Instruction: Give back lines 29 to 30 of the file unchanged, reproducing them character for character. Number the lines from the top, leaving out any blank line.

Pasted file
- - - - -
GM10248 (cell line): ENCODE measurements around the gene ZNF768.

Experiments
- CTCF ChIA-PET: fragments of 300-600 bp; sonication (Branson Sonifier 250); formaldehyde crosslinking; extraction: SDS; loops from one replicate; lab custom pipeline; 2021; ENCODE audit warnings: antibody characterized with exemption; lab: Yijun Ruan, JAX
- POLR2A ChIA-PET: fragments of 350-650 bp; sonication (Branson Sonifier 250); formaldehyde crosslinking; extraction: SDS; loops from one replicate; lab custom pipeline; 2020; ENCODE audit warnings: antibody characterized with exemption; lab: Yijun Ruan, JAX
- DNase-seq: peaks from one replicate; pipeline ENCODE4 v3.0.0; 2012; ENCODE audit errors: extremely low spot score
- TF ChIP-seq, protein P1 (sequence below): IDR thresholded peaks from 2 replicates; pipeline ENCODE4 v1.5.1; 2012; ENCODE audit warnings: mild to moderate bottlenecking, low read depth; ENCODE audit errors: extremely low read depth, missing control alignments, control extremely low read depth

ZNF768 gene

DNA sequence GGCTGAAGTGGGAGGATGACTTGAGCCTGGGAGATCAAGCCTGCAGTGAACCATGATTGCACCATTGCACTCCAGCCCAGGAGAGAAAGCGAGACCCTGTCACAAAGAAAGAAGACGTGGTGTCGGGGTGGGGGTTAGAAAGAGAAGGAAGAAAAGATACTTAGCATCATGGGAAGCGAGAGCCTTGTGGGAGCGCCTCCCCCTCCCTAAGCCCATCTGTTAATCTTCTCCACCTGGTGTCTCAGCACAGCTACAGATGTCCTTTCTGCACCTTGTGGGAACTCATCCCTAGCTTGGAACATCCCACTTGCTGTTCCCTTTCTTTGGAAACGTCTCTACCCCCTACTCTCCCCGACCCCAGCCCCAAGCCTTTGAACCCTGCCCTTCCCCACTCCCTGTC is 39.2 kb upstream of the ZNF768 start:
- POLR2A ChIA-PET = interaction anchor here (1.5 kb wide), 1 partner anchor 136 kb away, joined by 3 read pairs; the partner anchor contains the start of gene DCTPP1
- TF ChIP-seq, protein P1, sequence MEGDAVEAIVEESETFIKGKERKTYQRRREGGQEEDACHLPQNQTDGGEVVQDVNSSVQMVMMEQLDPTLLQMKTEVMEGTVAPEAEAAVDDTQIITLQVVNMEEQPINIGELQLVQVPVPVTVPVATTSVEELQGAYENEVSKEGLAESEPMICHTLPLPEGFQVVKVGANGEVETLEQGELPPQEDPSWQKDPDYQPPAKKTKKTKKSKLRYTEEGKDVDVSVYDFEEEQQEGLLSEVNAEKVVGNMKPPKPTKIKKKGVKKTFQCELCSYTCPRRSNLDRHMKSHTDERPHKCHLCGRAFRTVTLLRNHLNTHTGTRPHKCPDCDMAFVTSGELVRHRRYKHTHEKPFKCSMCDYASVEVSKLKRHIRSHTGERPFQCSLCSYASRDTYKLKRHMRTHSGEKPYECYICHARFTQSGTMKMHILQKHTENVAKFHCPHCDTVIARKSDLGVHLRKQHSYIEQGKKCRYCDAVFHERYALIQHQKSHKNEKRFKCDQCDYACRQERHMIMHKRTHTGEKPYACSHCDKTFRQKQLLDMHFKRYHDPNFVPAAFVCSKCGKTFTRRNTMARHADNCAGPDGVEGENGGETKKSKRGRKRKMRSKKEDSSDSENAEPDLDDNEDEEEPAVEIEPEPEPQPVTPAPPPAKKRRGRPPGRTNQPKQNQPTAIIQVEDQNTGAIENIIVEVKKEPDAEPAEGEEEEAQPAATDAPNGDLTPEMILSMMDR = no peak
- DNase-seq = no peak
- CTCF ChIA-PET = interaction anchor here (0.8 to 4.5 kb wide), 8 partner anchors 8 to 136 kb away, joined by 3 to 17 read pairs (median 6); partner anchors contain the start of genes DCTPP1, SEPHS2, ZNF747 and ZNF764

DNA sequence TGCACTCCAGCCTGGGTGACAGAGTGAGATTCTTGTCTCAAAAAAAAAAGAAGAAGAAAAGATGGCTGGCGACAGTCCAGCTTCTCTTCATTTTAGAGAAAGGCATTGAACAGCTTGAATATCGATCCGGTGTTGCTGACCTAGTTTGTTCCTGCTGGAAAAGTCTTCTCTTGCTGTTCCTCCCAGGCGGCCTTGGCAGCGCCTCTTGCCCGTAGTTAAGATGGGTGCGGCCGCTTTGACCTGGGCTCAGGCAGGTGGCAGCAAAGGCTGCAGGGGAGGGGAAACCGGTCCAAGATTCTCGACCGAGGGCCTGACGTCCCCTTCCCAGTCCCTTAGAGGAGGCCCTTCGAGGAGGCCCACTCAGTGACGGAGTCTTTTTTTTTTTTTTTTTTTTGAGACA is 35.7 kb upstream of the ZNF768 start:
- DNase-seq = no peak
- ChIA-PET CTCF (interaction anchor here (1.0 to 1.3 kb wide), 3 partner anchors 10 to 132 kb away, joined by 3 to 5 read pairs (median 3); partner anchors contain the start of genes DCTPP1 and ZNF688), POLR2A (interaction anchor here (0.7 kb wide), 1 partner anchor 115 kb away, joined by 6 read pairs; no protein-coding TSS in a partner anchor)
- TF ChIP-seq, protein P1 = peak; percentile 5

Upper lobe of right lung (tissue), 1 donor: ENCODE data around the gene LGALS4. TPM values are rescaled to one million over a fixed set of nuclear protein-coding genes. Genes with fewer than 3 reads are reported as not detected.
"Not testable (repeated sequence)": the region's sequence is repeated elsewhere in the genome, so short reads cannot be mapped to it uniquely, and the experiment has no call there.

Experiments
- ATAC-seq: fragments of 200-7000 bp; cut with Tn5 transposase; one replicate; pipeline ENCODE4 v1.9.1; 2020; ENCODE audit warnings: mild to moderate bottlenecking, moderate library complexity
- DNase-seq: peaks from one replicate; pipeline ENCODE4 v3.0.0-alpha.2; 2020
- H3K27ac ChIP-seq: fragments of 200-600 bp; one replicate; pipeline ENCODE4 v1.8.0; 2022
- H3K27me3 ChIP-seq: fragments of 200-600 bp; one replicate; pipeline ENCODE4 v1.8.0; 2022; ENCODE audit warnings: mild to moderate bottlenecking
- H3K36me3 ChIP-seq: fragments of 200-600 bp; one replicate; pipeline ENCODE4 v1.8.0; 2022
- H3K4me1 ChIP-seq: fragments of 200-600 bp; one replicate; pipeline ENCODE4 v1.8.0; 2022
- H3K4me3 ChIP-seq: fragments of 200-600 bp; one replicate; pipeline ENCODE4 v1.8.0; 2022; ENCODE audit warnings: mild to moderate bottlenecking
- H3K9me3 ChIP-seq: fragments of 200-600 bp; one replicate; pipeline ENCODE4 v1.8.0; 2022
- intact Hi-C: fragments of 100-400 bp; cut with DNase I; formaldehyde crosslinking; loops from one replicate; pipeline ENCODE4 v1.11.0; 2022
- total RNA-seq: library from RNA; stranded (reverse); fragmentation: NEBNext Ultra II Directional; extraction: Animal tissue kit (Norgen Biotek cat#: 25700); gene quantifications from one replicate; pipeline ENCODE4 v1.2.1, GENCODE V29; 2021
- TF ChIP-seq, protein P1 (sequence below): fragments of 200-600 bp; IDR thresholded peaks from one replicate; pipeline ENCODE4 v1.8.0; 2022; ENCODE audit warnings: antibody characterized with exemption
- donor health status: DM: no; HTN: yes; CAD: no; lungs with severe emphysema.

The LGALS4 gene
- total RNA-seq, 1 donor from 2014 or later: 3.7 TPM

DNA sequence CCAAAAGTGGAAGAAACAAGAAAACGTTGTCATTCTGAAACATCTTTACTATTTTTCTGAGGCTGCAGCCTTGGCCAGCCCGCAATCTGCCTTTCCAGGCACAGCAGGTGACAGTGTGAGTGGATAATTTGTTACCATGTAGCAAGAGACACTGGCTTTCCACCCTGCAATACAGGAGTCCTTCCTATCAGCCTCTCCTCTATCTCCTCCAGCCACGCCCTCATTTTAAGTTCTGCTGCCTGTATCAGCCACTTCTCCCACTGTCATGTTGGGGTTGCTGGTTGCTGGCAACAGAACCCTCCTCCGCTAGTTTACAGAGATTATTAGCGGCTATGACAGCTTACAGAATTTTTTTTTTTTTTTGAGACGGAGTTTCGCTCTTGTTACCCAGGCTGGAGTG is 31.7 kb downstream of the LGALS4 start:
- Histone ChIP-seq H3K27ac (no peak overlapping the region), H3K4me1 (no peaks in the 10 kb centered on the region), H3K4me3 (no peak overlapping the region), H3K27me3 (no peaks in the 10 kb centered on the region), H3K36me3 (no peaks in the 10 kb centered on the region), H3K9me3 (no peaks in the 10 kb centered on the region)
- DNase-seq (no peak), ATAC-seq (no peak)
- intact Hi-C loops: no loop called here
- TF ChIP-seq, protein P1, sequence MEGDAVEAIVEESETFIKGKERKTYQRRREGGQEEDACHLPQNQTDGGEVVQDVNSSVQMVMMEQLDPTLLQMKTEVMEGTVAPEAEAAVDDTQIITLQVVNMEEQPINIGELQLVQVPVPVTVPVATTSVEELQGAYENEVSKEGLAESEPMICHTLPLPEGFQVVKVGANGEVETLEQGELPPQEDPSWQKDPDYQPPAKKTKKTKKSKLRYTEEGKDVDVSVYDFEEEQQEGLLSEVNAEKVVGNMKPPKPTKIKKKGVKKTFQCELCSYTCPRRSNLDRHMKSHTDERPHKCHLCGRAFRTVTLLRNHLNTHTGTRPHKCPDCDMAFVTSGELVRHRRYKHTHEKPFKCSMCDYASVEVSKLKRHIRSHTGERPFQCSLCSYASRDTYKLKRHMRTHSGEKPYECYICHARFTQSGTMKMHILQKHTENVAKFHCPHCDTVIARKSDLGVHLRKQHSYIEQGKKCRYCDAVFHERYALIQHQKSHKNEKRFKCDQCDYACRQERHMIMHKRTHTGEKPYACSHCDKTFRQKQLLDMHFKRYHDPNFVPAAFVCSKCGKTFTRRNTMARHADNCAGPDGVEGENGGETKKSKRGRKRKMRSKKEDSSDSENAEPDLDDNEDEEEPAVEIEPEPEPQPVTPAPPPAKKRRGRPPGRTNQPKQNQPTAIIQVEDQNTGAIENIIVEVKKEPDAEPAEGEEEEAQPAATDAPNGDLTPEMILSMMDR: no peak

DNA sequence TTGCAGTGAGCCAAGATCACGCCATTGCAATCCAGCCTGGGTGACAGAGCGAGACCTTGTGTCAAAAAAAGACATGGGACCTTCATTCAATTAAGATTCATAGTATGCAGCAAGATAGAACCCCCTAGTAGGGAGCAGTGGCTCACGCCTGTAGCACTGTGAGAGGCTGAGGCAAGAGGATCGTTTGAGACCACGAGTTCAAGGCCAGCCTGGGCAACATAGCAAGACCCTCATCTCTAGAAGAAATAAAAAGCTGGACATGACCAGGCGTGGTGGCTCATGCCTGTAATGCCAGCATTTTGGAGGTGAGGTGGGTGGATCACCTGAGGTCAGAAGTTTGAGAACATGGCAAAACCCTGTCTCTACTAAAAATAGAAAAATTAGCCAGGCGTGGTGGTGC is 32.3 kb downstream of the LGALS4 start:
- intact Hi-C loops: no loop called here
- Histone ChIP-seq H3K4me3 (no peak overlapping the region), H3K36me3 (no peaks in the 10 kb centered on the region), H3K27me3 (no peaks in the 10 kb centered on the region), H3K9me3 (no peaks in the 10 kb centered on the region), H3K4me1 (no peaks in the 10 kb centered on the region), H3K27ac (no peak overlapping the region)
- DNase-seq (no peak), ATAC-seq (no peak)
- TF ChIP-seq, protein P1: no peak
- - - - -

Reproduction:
- total RNA-seq: library from RNA; stranded (reverse); fragmentation: NEBNext Ultra II Directional; extraction: Animal tissue kit (Norgen Biotek cat#: 25700); gene quantifications from one replicate; pipeline ENCODE4 v1.2.1, GENCODE V29; 2021
- TF ChIP-seq, protein P1 (sequence below): fragments of 200-600 bp; IDR thresholded peaks from one replicate; pipeline ENCODE4 v1.8.0; 2022; ENCODE audit warnings: antibody characterized with exemption